|Adapted from Science 367(6485), 1412-1413 (2020).|
The severe acute respiratory syndrome coronavirus 2 (SARS-CoV-2), previously known as 2019 Novel Coronavirus (2019-nCoV), is a positive-sense, single-stranded RNA virus that causes the potentially lethal COVID-19 respiratory tract infection. This new virus belongs to the genus Betacoronavirus, which also includes SARS-CoV and MERS-CoV. The first case of COVID-19 was detected in December, 2019 in Wuhan, China, and has now been declared a pandemic (1). Human-to-human spread has been confirmed, with a suspected incubation period of ~2-14 days. There are some reports of transmission in the absence of clear symptoms, though infected people are likely most contagious due to coughing and sneezing that expel respiratory droplets.
With SARS-CoV-2 now reaching pandemic status, researchers and clinicians have been working furiously to learn more about the virus’s biology and pathogenesis as well as how to treat the more clinically aggressive COVID-19 cases. As with any viral pathogen, understanding how SARS-CoV-2 enters host cells is of great significance.
In their study published very recently in Cell, Hoffmann et al. confirm findings reported by Zhou et al. that angiotensin-converting enzyme 2 (ACE2) is the cellular receptor for SARS-CoV-2, as it is for SARS-CoV (2, 3). In addition, they identify the serine protease TMPRSS2 as a critical factor in the priming of the SARS-CoV-2 spike (S) protein, an essential step for viral entry into host cells through fusion of the viral and cellular membranes. The authors also demonstrate that the serine protease inhibitor camostat mesylate, an agent that has already seen clinical application as a treatment for chronic pancreatitis in Japan, is able to interfere with SARS-CoV-2 infection of lung cells. Finally, the study presents data that antibodies generated to SARS-CoV S protein may have some protective activity against SARS-CoV-2. Together, this work expands our knowledge of key factors involved in SARS-CoV-2’s entry into cells and reveals some promising avenues for SARS-CoV-2-directed therapies.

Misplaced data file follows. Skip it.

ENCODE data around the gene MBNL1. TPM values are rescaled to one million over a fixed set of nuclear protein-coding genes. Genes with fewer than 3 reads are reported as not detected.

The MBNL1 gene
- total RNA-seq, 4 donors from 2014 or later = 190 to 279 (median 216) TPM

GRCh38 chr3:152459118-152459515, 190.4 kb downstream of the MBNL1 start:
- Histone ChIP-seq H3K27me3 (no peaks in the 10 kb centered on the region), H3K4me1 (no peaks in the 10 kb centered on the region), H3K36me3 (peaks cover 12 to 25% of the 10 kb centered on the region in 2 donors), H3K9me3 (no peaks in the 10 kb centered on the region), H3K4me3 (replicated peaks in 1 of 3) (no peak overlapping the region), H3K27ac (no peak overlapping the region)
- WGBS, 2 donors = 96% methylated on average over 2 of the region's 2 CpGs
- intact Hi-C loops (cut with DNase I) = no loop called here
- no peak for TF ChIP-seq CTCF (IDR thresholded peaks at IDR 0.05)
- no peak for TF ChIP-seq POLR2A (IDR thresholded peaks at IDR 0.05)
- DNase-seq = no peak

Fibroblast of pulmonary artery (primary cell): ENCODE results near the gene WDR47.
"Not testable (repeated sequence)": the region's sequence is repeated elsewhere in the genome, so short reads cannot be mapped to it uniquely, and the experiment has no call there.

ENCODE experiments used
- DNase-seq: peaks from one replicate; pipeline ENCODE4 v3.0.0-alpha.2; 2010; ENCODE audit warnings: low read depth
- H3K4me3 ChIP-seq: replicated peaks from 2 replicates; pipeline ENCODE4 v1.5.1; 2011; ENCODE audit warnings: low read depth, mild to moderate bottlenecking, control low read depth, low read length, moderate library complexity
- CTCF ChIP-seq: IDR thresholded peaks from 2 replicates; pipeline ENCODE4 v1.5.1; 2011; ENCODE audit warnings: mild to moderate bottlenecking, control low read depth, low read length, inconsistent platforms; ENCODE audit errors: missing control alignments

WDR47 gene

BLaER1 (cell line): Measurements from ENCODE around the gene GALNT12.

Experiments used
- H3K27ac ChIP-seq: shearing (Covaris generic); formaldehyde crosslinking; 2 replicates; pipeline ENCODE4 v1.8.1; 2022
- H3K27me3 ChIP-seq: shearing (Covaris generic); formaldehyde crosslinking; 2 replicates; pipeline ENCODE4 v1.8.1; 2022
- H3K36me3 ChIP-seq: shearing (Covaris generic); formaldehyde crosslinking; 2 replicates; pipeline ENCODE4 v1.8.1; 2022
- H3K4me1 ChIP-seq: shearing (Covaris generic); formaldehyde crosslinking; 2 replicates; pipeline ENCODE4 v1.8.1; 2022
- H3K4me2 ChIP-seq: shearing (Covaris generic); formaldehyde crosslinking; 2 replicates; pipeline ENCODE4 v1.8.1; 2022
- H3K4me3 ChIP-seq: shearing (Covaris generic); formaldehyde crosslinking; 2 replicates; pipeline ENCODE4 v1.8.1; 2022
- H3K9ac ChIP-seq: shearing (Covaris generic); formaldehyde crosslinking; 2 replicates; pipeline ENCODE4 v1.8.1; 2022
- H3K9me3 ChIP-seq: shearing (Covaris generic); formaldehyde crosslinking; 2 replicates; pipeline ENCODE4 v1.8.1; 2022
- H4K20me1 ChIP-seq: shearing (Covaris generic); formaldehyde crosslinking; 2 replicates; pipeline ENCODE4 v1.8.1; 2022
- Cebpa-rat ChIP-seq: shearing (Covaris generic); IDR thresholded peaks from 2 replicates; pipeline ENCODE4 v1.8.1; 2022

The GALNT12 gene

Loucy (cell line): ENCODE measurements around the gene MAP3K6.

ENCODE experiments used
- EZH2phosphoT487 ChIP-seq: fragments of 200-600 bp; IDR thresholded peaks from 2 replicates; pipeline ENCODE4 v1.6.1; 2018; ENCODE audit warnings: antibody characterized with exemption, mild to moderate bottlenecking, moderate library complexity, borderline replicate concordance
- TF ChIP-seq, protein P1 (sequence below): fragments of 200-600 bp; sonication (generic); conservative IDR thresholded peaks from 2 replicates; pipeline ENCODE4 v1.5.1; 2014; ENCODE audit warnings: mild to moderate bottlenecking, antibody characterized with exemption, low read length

To further expedite the identification of agents with activity against SARS-CoV-2, the WHO’s SOLIDARITY study will assess the potential utility of four different classes of clinically known drugs or drug combinations against the virus (4). The four arms include the viral polymerase inhibitor remdesivir, the anti-malarial agents chloroquine and hydroxychloroquine, the HIV protease inhibitors lopinavir and ritonavir, and lopinavir/ritonavir with interferon-beta. This study, which is one of many ongoing trials that are reviewing more than a dozen possible therapies, is stripped down to accelerate data acquisition and be accessible to physicians everywhere. The central focus of many of these trials is to evaluate existing agents with acceptable safety profiles (e.g., the serine protease inhibitor camostat mesylate) that are amenable to repurposing for use against SARS-CoV-2. In addition, compounds previously found to have activity against SARS-CoV, MERS-CoV, or other viruses are being reexamined, as is the use of convalescent plasma from recovered COVID-19 patients and monoclonal antibodies targeting viral components (5). The singular determination to fight this virus as a world community is now widely appreciated as the only path to eventual success.
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